(My school brother is making real nice progress developing a connected punch. A real inspiration! However, without watching how someone goes through this process, or having gone through it yourself, then you will likely not understand these words. What should be clear is that developing a connected punch takes time and effort.)

* Question: What about push hands drills?
Answer: What is commonly taught as "push-hands" is all technique based.

When you distill out the principle of push-hands you find you only need to train:
1. Point (match each other) and
2. Off point (mismatch each other).

(From my years of practicing "push-hands", I would liken this experience to a K-12 level education. I have not seen anyone else practice "point off-point" push-hands which I would liken to a Ph.D. level education.

In point off-point push-hands, which begins similar to push-hands with both players in contact with each other, neither person makes what are normally considered to be "observable movements". All the action is inside as each training partner helps identify tense areas in the other through applying an appropriate level of pressure to help the other make subtle postural adjustments, to relax tense areas which improves internal connectedness to ground.

From this perspective, what is popularly known as "push-hands" may be considered a gross external practice.)

* Question: I can feel the burn in one leg but not the other. How come?
Answer: Your weight is not dropping because you're holding in the torso. Relax. Get the feeling of the side of the torso lengthening.

* Note: The training for internal strength can be summed up in one word. Relax. However, you need someone to notice what you cannot notice in yourself. You need a good training partner. This is what a teacher really does. Helps you notice so you can develop your own ability to notice.
(The Wujifa exercises provide a template or pattern against which the teacher compares your patterned movement. In pointing out how you can improve doing the exercise, you also notice and become more aware of your own patterns.

From my experience, one pattern that gets built in through traditional K-12 and college coursework is to put responsibility on the teacher to teach me. But to develop the ability to notice, feel and make progress developing internal strength requires almost an opposite approach. This lesson can take a while to learn in itself.)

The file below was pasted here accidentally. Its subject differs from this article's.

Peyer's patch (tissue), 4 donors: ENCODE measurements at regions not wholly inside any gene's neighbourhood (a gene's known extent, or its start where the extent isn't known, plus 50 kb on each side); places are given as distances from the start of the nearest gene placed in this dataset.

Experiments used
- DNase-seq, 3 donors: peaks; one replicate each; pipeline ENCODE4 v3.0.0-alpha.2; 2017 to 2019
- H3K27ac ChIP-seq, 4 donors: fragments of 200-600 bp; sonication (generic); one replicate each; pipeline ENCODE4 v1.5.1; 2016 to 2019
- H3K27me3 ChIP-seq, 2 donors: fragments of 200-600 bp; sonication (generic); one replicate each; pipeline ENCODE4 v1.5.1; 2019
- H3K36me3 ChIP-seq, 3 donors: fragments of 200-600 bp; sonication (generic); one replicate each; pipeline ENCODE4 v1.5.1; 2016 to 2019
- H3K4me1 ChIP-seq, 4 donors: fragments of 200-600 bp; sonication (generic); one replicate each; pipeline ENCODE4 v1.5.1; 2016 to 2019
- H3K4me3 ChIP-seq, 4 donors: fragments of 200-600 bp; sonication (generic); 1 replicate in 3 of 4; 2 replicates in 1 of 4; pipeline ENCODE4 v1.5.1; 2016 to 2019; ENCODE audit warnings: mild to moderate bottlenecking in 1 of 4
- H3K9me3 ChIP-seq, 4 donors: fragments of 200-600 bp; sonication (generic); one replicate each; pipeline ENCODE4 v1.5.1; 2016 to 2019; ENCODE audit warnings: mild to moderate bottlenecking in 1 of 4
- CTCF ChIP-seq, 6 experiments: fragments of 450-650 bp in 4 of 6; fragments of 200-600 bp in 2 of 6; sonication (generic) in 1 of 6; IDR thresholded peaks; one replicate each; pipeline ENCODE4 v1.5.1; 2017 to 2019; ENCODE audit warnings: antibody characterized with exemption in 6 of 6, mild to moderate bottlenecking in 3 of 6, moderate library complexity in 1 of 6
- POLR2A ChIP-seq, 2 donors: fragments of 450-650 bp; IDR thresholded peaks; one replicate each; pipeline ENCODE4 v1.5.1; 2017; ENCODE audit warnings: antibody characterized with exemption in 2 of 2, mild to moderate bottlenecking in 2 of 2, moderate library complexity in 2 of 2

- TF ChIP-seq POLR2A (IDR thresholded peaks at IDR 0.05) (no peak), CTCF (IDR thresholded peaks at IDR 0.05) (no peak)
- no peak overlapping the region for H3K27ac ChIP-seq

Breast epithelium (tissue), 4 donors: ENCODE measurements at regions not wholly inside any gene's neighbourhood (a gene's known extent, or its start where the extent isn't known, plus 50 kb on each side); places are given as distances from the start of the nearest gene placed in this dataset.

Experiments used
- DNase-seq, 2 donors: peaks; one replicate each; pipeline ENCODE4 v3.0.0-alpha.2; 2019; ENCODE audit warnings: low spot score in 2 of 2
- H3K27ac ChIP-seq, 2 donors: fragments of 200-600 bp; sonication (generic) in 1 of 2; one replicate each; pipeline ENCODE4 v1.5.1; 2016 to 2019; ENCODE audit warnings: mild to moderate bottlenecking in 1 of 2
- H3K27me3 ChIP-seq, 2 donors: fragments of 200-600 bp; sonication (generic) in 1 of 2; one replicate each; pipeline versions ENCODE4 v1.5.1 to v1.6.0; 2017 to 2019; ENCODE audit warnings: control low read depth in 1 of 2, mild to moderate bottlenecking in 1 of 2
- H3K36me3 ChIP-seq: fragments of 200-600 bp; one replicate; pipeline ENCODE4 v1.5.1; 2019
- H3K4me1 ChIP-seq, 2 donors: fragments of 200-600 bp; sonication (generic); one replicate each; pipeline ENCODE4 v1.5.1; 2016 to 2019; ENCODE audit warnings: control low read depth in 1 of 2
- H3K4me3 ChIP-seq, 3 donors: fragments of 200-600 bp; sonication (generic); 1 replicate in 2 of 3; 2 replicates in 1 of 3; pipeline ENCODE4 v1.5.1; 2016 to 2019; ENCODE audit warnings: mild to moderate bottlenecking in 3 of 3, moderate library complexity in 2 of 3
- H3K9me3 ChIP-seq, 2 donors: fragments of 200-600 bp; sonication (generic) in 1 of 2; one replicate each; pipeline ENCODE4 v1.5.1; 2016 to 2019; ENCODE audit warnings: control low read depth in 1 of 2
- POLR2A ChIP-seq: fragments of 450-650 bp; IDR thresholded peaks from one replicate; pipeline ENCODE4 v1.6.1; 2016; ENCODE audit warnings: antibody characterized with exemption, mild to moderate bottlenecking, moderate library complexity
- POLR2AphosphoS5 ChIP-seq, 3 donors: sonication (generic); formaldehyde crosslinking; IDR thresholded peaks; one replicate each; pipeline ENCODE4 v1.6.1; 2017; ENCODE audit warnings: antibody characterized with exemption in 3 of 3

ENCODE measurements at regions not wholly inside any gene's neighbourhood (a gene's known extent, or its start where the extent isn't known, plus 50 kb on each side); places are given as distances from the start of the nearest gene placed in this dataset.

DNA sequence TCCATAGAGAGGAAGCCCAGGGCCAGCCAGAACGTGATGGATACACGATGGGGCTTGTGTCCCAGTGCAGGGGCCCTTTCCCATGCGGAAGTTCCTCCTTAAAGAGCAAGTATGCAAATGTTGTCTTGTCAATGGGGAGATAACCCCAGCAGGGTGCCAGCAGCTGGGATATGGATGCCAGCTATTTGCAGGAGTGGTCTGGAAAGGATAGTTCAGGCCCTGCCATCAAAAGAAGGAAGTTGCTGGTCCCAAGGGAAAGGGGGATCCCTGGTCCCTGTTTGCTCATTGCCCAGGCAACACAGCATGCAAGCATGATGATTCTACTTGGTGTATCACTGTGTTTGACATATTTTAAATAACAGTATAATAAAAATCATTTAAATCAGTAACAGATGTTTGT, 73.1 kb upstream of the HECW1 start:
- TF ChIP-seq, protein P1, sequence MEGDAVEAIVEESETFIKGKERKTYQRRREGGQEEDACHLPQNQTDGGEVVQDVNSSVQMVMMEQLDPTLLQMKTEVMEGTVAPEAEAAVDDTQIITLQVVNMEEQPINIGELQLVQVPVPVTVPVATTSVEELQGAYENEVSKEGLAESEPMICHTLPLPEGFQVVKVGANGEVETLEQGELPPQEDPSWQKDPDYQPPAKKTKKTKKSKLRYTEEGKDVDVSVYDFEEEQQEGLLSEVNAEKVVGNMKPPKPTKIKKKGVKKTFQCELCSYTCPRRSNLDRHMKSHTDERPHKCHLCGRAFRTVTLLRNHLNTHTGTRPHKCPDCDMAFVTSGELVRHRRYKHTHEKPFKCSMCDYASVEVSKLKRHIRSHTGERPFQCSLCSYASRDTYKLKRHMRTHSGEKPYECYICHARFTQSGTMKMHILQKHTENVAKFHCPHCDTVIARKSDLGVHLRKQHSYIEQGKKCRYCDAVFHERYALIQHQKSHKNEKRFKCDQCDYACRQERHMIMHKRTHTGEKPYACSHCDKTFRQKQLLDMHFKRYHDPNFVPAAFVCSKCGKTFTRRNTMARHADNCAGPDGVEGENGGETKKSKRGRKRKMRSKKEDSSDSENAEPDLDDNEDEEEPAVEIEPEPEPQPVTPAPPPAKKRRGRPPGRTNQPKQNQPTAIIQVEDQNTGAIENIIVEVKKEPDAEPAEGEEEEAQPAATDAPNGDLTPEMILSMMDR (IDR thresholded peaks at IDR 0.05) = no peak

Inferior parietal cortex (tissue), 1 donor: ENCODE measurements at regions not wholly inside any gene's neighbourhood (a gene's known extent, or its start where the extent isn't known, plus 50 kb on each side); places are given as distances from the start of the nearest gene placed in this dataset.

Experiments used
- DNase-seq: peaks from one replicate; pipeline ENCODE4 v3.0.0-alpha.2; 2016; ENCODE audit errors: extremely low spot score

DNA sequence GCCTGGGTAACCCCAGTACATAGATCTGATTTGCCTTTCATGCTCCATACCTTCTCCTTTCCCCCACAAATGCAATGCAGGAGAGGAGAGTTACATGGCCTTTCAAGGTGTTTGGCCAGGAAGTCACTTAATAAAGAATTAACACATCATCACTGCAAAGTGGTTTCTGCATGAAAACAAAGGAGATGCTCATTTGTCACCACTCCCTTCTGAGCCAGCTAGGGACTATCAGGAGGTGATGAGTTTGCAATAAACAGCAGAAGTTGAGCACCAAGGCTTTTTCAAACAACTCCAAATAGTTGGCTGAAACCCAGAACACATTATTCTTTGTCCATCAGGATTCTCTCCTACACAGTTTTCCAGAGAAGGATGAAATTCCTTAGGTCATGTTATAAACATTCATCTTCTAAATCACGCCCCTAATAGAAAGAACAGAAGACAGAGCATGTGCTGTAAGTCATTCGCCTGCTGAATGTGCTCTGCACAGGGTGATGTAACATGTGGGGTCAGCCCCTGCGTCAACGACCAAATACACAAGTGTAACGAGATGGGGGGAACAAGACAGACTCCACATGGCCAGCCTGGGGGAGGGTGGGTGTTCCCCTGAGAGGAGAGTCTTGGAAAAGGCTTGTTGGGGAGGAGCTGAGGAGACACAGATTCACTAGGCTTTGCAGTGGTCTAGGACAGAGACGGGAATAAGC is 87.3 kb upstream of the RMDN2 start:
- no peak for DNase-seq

* Question: How about using mirrors for practice.
Answer: It's OK to stand before a mirror initially for the visual cue. Then practice with eyes closed. Then practice with eyes open without mirror. Closed eyes practice helps develop the looking inside to help focus attention inside not distracted by external visual stimuli. This too is a method. Once you get the feeling, then practice with eyes open.

(I've found that when I practice with my eyes closed it's easier to "drift off" into La-La Land. Keeping the eyes open and having that visual stimuli helps keep me present.)

* Question: Sometimes in stance my arms feel like floating. Is it OK to go with the feeling?
Answer: In stance, don't zone out to La-La Land. If your arms are down and feel like floating up, don't do it. Rather, raise them with purpose and intention. But be careful with this. Sometimes raising the arms is a way to cheat, a way to pull the weight out of the legs into the chest. Be aware of what's going on in your body when you feel the "urge" to raise your arms.

* Note: A couple notes on stance practice in class today.
  • Started very rigid. Too much trying to stand. Too much following the rules. Rick helped me lighten up by giggling, poking, laughing which helped me shift. Just stand. Don't "do stance". You learned the rules, now forget the rules. Relax. Enjoy.
  • Wow! Feel heavy below, light above. Waves of pleasure, bliss. Waves of sadness and crying. Felt more completely in my own body than ever before.
(From what I've read and seen online, people don't talk emotions that may come up during stance practice. I find this odd since I've seen in others and experienced myself emotional responses in the process of relaxing and letting go. I've even heard other high-level masters speak privately of emotional reactions during stance practice.

The purpose of stance is to feel and relax and build connection.
The purpose is not to evoke emotional reactions. Sometimes there may be spontaneous emotional reactions like laughing or crying or fright or calm during workouts. These and other reactions are simply part of the process.)

Further reading:
Introductory article explaining this "Journal Notes" series: Zhan Zhuang Training Journal
Previous article in this series: Don't Do Stance, Just Stand: Journal Notes #54
Next article in this series: Teaching Internal Strength: Journal Notes #56